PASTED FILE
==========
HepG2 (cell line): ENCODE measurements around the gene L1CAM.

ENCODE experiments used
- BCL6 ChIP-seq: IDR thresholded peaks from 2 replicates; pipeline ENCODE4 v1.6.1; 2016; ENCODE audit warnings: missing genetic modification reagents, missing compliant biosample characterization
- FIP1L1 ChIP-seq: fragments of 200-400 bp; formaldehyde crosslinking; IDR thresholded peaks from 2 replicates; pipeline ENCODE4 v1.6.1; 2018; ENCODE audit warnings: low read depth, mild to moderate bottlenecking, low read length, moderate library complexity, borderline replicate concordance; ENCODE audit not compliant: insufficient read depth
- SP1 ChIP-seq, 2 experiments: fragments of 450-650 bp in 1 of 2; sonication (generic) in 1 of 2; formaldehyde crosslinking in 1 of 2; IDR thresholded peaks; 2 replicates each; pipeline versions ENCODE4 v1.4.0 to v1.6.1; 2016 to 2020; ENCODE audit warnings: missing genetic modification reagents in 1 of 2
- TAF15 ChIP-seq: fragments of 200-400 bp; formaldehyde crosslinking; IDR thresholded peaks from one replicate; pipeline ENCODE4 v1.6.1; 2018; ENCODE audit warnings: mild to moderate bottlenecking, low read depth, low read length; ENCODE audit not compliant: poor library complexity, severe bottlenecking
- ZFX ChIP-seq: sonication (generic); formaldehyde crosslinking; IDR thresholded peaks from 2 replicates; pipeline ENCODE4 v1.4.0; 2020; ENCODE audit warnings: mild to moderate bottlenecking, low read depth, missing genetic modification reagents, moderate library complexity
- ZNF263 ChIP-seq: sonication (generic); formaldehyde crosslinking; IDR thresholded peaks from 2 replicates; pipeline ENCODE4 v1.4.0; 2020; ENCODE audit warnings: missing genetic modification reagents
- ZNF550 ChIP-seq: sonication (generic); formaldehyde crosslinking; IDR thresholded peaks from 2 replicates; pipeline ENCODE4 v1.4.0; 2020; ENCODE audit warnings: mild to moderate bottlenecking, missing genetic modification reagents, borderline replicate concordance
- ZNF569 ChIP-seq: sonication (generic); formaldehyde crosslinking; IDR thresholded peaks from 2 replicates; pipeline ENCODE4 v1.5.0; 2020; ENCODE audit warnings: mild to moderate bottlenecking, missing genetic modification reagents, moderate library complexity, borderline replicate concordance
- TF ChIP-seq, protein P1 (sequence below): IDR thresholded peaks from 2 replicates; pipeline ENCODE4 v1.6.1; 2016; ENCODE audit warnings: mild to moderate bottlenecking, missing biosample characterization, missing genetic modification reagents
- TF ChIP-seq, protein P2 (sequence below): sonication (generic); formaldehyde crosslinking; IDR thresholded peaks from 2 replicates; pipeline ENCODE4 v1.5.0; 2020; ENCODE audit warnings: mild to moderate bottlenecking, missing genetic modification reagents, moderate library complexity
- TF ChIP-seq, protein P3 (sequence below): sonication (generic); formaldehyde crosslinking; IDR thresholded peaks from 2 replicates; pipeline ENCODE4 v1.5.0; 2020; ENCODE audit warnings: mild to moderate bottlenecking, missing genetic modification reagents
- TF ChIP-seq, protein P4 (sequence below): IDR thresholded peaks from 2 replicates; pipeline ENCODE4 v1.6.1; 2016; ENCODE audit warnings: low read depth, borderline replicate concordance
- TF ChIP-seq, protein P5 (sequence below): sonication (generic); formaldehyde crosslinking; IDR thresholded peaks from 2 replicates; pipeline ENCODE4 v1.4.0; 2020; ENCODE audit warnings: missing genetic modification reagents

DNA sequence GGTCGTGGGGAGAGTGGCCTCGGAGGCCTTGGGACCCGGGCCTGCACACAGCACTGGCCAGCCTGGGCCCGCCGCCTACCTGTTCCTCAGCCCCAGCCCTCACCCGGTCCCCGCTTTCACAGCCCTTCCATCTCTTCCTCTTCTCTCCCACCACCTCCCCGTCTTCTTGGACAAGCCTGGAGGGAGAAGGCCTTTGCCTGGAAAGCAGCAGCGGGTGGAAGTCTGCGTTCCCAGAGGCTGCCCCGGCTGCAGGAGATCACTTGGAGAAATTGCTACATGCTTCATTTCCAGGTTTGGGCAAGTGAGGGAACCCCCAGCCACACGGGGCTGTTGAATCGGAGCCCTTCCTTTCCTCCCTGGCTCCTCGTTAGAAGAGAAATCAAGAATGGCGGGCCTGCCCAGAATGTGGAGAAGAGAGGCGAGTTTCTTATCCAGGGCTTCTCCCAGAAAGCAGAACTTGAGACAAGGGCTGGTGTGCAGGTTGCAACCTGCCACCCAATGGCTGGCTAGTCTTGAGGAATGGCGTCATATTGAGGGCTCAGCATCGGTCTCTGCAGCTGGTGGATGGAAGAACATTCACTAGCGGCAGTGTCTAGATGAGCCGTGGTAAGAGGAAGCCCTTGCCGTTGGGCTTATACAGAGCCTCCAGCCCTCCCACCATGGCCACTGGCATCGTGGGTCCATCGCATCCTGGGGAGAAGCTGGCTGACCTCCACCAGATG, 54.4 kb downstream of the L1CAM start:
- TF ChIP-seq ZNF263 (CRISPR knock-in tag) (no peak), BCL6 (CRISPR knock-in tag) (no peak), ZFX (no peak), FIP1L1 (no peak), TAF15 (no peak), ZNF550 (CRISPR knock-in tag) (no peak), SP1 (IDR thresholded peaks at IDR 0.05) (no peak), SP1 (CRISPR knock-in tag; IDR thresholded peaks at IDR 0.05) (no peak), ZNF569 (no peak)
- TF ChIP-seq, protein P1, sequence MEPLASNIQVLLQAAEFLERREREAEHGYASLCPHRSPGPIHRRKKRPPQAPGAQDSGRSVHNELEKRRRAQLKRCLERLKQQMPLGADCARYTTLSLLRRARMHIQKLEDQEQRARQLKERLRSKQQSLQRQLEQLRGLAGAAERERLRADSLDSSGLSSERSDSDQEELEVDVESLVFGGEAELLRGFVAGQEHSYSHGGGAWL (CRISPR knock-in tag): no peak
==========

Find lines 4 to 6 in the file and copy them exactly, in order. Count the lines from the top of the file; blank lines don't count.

- FIP1L1 ChIP-seq: fragments of 200-400 bp; formaldehyde crosslinking; IDR thresholded peaks from 2 replicates; pipeline ENCODE4 v1.6.1; 2018; ENCODE audit warnings: low read depth, mild to moderate bottlenecking, low read length, moderate library complexity, borderline replicate concordance; ENCODE audit not compliant: insufficient read depth
- SP1 ChIP-seq, 2 experiments: fragments of 450-650 bp in 1 of 2; sonication (generic) in 1 of 2; formaldehyde crosslinking in 1 of 2; IDR thresholded peaks; 2 replicates each; pipeline versions ENCODE4 v1.4.0 to v1.6.1; 2016 to 2020; ENCODE audit warnings: missing genetic modification reagents in 1 of 2
- TAF15 ChIP-seq: fragments of 200-400 bp; formaldehyde crosslinking; IDR thresholded peaks from one replicate; pipeline ENCODE4 v1.6.1; 2018; ENCODE audit warnings: mild to moderate bottlenecking, low read depth, low read length; ENCODE audit not compliant: poor library complexity, severe bottlenecking